Where do you find inspiration for your art? For some it is in nature, for some inspiration lies in the work of a favorite artist, for others, it can be found in their friends or family. But inspiration doesn’t always have to come from things traditionally thought of as beautiful or profound. As ceramic artist David Gamble demonstrates, mundane objects can serve as inspiration too. All you have to do is look around with an open mind. Today, we’ll show you how David turned manhole covers and sewer grates into wall-worthy art. Plus, we’ll show you a great way to hang wall tiles. Enjoy!
Throwing and handbuilding are at the core of all studio ceramics techniques. Through imagination and experimentation, some of the most skilled artists and craftsmen can take these basic techniques and often produce extremely creative works of art. With practice and patience, the coil pot or tall narrow form can become works of art suitable for galleries and collectors.
Denver potter Annie Chrietzberg demonstrates her creative technique for making nesting pots from slab-built forms. This step-by-step how-to project illustrates how to use tart tins from a kitchen store as templates, how to cut darts in slabs to make square forms and how to work with textured surfaces to get truly unique dishes.
In this ceramic art lesson plan, Arthur Halvorsen demonstrates how to build a flowerbrick that’s inspired by cake shapes and cake decoration using soft slab techniques combined with slip trailing.
step-by-step demonstrations on how to prepare the clay, handbuild and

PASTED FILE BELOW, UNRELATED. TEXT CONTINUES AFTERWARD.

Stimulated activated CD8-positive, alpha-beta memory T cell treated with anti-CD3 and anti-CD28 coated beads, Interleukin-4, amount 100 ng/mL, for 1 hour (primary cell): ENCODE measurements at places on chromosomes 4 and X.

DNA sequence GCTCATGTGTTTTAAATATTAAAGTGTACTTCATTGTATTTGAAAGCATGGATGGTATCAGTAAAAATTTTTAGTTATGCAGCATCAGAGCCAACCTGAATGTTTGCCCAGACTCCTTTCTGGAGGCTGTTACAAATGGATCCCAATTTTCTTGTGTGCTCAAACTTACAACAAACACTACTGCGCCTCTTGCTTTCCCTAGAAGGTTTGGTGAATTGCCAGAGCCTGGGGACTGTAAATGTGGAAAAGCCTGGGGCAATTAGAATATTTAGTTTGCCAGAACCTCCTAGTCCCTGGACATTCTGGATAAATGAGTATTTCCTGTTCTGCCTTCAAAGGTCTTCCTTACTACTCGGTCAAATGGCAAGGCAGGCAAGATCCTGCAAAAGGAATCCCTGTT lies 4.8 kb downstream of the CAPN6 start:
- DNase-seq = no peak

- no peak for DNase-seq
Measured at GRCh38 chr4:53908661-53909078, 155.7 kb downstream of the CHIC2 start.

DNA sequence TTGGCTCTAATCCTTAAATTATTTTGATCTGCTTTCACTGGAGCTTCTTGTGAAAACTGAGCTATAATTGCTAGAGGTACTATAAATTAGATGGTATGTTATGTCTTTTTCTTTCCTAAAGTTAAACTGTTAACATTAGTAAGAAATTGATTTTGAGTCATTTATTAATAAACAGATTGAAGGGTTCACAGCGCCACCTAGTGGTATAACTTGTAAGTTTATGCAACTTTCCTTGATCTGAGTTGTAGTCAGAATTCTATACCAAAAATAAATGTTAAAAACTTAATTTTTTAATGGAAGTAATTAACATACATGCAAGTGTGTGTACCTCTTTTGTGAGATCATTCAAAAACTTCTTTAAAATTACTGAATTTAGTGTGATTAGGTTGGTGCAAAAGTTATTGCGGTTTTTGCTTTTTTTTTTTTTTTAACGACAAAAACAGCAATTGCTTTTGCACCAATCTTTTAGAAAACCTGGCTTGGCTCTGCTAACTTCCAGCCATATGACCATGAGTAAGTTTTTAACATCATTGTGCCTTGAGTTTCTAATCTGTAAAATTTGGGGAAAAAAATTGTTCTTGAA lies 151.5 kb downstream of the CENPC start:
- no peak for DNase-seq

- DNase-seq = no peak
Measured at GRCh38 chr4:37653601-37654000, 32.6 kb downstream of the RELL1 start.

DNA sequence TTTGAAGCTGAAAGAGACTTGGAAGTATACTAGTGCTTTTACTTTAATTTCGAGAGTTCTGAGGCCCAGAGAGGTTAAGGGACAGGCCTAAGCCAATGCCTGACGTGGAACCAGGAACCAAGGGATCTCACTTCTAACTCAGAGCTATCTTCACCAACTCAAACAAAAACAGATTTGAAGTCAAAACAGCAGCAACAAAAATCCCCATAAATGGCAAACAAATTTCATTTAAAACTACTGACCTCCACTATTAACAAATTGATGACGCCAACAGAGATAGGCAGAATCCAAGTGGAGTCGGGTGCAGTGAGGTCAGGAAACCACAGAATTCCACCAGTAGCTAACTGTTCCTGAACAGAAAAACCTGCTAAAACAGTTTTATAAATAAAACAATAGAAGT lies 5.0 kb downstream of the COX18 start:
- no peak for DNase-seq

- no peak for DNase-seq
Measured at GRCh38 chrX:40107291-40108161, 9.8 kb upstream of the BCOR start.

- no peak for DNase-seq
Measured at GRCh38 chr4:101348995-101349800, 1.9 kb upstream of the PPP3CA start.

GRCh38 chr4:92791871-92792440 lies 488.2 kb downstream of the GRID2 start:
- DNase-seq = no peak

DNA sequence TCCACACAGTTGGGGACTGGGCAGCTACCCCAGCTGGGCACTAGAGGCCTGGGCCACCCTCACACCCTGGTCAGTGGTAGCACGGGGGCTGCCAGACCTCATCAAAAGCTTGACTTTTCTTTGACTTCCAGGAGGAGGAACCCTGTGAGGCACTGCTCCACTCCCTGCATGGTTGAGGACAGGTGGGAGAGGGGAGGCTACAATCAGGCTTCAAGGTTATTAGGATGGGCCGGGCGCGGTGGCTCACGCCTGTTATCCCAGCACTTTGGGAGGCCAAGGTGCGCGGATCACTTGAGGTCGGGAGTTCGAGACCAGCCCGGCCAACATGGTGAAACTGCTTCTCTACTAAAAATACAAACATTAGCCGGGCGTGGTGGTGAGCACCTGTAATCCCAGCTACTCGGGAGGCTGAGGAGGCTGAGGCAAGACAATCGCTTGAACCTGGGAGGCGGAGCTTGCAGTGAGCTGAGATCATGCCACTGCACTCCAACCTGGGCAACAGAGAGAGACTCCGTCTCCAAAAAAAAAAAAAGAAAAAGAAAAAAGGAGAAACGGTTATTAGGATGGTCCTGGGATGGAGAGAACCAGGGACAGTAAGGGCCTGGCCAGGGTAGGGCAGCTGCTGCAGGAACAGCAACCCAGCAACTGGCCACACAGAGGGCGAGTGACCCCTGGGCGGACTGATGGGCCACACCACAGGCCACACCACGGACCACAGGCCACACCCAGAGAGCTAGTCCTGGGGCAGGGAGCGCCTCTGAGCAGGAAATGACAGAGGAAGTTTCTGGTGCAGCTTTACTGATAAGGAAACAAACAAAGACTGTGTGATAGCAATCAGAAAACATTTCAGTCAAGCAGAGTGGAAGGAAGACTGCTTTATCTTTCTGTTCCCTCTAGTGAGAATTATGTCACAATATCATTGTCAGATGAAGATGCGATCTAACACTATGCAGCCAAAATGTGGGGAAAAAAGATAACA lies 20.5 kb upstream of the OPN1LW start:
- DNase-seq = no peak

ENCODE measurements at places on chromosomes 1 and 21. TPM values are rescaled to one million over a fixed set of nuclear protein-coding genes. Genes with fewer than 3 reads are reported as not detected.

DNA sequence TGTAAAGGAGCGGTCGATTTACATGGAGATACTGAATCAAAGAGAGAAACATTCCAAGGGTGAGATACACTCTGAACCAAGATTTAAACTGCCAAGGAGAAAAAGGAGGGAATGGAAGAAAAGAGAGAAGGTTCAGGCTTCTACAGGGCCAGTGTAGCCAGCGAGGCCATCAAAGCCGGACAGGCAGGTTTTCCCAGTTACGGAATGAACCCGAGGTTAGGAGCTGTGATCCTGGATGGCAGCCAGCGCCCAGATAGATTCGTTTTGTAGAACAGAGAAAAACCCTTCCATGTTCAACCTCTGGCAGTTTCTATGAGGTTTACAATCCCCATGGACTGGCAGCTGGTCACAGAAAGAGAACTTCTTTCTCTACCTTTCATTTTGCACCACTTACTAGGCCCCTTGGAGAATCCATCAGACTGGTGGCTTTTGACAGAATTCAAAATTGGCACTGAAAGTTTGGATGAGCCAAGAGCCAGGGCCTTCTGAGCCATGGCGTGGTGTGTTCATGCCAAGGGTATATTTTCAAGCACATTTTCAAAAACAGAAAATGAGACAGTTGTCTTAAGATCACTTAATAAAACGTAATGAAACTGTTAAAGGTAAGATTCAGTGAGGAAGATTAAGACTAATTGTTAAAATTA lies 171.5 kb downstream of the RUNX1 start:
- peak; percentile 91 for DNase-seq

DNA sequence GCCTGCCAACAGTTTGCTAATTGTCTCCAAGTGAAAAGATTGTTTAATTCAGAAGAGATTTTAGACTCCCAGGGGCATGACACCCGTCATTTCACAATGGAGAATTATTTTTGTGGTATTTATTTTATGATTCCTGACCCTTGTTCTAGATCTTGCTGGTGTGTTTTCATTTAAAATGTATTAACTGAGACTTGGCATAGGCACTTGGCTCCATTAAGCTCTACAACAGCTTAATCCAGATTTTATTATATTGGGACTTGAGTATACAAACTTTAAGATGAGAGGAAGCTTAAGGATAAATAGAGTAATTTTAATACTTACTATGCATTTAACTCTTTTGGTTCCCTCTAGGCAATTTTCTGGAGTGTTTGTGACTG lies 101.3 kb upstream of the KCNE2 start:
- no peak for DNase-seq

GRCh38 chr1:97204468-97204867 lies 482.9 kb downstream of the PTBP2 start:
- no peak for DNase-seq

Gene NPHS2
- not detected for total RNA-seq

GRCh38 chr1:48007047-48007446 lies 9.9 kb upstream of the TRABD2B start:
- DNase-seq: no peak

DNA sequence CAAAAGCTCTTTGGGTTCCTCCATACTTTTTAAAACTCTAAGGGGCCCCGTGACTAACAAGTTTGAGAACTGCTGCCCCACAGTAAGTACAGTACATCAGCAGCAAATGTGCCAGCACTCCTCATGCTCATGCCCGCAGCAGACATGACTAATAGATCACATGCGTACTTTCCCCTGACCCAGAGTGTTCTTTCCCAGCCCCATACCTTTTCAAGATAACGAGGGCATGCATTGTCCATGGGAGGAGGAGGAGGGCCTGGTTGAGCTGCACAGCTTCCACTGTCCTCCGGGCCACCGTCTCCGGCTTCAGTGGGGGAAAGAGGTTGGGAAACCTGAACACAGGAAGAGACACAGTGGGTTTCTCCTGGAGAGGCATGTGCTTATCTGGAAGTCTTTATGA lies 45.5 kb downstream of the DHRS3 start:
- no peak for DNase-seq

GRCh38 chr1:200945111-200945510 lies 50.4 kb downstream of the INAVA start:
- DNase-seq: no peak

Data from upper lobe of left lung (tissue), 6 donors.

throw, Dennise’s instructions are clear and thorough. Her precise and
light-hearted teaching methods make it fun to learn the joys of
handbuilding and the art of throwing on the potter’s wheel.
Throwing large work is a challenging area and takes a different approach than throwing normal ware. This book looks at throwing purely from the perspective of making very large work. It assumes you can already throw, but different techniques are needed when making large work because of all the added problems. This book covers the various techniques used as well as how to avoid disastrous pitfalls.
Because the process of working with clay is so enjoyable to us, it’s easy to forget that this material we love so much has some physical characteristics that, if not understood and respected, can do us harm. One of those characteristics is plasticity, which of course is a good thing—it’s what makes clay workable. Heck, if clay wasn’t plastic, it would just be dirt! At the same time, that quality that sticks all those clay particles together makes a large lump of it fairly resistant to the pressure of a human hand—or foot, or elbow or head… Over time, the stress and pressure of pushing clay around can do damage to our joints and tissue. But this is why we have clay tools. They make our studio lives easier, they make our work better (if we use them right) and they maximize the physical effort of our bodies. In today’s feature, Don Adamaitis demonstrates how to make a tool that can protect us from injury and make our working process more enjoyable. And it’s easy!
I keep a lot of things in my studio that I think may one day be useful for texture or as a tool of some sort. I also cannot bring myself to throw any kind of wood in the garbage. I have a scrap collection that would be the envy of many a woodchuck. The other day, these two passions (let’s just call them passions for now) came together in a very useful way. I ran out to the garage and gathered every single dowel scrap I had and transfered them to the studio, thereby fulfilling both obsessive habits (okay, let’s call them what they really are). The reason I did this was because I watched the DVD Handbuilding with Mitch Lyons. He demonstrated a method for making cylinders that employed these dowels, and then went on to explore wonderful surface inlay and texture treatments that really got me excited about handbuilding again. And I got to use some of my scrap wood! — Sherman Hall, Ceramic Arts Daily
Today, we bring you the work of Margaret Bohls who stretches the limits of porcelain to explore the ideas of expansion and restraint. Margaret’s vessels have the appearance of soft, cushy upholstery. They seem like they are being inflated from within. She achieves this effect by painstakingly creating each bulge in her slab building process, which author Glen R. Brown elaborates on below.